On April 2, Climate and Cultural Resiliency Coordinator Ivy Vainio and AICHO Children Activities Coordinator Katie Hanson brought two Gimaajii parents, one Gimaajii grandparent, and eleven Youth to Jimmy Northrup’s Sugar Bush (Maple Syrup Harvest) camp on the Fond du Lac Ojibwe Reservation. The session lasted 3 hours and started with Elias, one of the Gimaajii youth, giving Jimmy Northrup and everyone a little bit of asemaa (tobacco) in their hands. Everyone walked about a half a mile through a snow-covered pathway to get to the edge of the woods and to the entrance of the trail that led to the sugar camp.
Once there, Jimmy spoke about the cultural importance of harvesting and how generations of Ojibwe and other northern tribes of Native peoples have harvested maple, basswood and birch sap for food supplies. Then he led everyone on a skinny path to the sugar bush camp nestled into the woods where a tarped stand stood with some chairs, an old large black iron kettle hanging from a makeshift teepee structure, and split wood for the fire lined up on along the side of the clearing.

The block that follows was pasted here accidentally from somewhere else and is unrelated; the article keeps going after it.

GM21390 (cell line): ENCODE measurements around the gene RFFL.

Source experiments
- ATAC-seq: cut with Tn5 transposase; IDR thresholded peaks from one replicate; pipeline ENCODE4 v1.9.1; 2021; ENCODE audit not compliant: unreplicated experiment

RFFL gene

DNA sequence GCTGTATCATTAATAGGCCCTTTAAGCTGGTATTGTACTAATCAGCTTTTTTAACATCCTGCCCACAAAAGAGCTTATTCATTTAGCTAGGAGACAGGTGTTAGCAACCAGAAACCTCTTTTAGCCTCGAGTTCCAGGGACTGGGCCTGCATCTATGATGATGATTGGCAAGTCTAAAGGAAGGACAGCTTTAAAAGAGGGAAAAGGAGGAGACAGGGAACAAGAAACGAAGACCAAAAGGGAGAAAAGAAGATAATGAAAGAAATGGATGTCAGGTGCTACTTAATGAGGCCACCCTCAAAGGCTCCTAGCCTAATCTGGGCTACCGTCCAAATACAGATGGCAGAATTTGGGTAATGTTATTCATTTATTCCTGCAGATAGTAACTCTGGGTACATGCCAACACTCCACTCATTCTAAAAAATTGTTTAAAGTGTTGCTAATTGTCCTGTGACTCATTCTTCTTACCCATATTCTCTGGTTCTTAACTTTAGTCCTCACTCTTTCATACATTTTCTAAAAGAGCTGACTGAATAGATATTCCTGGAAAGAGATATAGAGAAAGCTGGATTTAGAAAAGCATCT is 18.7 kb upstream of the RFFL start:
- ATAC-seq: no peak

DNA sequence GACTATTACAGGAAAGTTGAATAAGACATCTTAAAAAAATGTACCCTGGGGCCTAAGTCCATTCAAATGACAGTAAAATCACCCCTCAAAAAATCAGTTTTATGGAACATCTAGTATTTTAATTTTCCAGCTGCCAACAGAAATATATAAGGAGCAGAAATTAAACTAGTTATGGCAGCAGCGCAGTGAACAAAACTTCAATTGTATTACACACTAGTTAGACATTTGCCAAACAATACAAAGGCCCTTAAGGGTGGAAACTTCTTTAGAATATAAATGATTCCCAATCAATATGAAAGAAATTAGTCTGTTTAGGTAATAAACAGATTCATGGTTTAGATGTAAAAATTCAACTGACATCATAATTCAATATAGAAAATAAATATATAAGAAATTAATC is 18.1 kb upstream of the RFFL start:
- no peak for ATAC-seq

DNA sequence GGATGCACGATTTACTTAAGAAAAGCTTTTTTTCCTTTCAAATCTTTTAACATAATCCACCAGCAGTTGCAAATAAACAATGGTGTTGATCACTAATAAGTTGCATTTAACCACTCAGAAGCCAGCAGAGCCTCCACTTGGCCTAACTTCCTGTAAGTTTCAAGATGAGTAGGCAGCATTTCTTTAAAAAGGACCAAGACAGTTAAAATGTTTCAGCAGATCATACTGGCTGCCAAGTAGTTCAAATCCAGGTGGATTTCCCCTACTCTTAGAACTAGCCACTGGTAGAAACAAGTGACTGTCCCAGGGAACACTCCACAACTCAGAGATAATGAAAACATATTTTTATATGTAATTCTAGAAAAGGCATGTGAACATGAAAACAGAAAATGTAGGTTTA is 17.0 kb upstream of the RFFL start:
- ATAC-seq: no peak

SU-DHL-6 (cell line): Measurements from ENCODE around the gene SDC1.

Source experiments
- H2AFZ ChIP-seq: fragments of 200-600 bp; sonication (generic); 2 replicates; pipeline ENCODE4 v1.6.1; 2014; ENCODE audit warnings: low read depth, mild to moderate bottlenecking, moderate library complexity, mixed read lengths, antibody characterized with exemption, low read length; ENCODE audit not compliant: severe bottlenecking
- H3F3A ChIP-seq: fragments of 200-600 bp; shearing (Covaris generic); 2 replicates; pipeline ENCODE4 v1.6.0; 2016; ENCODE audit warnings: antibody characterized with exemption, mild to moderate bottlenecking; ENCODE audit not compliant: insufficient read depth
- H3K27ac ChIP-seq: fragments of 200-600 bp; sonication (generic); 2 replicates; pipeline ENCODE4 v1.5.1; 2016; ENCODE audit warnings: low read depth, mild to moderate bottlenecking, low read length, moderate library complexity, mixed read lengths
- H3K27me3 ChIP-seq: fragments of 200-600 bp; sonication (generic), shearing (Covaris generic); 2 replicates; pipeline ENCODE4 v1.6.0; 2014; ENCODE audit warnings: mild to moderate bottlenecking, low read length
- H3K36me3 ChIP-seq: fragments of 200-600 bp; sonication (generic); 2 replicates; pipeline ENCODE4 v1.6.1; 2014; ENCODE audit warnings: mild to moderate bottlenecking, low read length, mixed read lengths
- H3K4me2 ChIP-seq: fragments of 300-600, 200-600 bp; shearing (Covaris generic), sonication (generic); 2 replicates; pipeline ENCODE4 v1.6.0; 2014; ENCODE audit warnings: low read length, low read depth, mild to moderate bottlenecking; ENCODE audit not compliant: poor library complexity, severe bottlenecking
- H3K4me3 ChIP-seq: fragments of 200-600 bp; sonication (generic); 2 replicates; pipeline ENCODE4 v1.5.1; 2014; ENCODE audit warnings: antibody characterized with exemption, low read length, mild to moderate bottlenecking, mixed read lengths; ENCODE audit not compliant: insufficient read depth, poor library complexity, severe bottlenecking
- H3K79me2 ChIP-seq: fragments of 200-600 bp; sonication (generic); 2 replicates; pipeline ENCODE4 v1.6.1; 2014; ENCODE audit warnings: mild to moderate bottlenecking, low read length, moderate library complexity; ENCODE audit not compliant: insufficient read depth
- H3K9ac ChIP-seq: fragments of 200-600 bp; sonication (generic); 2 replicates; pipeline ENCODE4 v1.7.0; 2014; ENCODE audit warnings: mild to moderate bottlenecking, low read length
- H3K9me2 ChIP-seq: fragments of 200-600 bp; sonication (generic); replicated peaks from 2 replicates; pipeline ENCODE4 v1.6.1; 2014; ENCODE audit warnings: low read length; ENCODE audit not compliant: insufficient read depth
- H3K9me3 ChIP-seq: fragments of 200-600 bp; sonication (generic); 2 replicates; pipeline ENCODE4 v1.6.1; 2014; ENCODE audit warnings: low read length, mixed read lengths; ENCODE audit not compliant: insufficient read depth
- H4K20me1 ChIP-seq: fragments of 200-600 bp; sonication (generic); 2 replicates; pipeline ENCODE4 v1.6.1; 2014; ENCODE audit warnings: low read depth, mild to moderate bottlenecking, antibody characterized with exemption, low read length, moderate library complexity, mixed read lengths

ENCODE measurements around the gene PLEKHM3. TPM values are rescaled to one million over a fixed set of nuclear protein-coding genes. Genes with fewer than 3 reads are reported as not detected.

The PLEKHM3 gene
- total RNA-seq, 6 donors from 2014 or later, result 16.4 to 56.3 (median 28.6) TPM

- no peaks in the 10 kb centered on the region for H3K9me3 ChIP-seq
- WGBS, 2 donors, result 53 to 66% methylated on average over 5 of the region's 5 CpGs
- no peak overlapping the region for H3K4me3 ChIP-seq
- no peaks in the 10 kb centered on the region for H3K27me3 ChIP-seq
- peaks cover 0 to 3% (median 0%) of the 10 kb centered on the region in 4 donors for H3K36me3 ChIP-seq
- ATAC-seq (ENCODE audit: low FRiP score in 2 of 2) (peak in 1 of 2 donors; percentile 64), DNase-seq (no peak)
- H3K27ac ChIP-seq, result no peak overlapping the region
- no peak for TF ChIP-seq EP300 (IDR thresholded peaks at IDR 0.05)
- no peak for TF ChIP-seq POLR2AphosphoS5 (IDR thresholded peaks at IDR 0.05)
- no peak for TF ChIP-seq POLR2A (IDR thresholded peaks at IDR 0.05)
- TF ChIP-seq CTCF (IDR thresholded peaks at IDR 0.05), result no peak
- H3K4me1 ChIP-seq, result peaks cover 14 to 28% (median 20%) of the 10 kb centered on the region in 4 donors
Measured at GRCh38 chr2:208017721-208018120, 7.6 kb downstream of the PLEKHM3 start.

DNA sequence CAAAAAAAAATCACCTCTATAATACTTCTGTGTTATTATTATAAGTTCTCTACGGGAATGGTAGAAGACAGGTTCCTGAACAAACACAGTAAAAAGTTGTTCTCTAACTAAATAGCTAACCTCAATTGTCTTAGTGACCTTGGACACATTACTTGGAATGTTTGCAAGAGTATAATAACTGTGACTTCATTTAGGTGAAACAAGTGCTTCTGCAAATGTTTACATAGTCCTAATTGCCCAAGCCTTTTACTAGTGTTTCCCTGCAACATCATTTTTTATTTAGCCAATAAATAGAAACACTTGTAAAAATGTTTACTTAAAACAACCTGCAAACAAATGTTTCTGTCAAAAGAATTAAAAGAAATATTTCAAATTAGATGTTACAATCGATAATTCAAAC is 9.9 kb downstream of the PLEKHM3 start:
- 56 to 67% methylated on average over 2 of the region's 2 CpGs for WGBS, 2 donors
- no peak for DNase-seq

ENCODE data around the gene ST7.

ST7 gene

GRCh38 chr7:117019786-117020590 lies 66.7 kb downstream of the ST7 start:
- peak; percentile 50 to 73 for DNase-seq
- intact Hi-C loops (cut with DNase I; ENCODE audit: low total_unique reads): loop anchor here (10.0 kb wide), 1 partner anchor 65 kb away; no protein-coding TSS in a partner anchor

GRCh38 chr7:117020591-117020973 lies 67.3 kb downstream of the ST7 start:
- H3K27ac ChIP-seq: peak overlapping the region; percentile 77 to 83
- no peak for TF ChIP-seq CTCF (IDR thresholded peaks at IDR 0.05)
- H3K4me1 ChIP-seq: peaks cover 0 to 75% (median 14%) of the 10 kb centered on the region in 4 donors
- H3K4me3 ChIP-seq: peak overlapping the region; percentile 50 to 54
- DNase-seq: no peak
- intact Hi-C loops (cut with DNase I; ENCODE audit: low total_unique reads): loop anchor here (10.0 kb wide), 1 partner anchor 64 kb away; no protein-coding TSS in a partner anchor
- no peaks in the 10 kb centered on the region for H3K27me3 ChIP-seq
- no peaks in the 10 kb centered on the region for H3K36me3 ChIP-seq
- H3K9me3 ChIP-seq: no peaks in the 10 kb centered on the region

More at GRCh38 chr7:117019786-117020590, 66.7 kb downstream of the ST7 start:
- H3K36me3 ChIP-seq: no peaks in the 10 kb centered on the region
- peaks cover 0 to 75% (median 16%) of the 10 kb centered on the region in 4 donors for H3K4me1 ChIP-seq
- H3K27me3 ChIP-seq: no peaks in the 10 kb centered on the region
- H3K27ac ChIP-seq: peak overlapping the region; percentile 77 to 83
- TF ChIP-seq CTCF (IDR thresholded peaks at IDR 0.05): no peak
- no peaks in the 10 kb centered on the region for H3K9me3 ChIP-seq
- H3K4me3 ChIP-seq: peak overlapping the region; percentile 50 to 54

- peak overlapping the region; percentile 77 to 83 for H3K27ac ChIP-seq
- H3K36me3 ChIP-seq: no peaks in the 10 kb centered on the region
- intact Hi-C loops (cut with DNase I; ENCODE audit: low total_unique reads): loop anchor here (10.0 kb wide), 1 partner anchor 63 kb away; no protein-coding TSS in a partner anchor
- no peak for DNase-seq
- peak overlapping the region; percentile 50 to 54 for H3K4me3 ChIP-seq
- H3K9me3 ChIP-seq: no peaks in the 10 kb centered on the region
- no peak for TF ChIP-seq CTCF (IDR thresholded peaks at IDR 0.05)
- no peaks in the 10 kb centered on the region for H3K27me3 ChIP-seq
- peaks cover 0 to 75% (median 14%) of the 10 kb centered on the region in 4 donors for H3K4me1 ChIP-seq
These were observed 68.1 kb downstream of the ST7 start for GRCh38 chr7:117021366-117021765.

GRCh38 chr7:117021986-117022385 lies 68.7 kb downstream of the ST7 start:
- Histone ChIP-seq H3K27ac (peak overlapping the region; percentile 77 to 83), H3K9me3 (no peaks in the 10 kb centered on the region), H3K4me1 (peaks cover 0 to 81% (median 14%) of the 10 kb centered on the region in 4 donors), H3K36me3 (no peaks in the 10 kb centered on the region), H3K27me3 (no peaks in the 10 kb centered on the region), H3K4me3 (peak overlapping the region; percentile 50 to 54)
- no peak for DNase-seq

Cleaned milk cartons hung from tree taps as far as the eye could see. Jimmy said that they tapped over 200 trees. Jimmy shared stories about his family, especially how his dad the late Jim Northrup (Ojibwe author) taught him how to sugar bush and other traditional stories. He took everyone on a walk through the sugar bush and spoke about the various types of trees and Indigenous plants found in the woods there. Once back to the camp, Jimmy showed the kids where a couple of sleds were and then the kids and families spent some time sliding down the hills while others stayed by a fire by the kettle to keep warm. At the end of our time at the camp, Jimmy took out some sacred cedar, sweet grass, and sage and ceremoniously smudged everyone who was there before walking back down the trail to the clearing.
Photos by Ivy Vainio.
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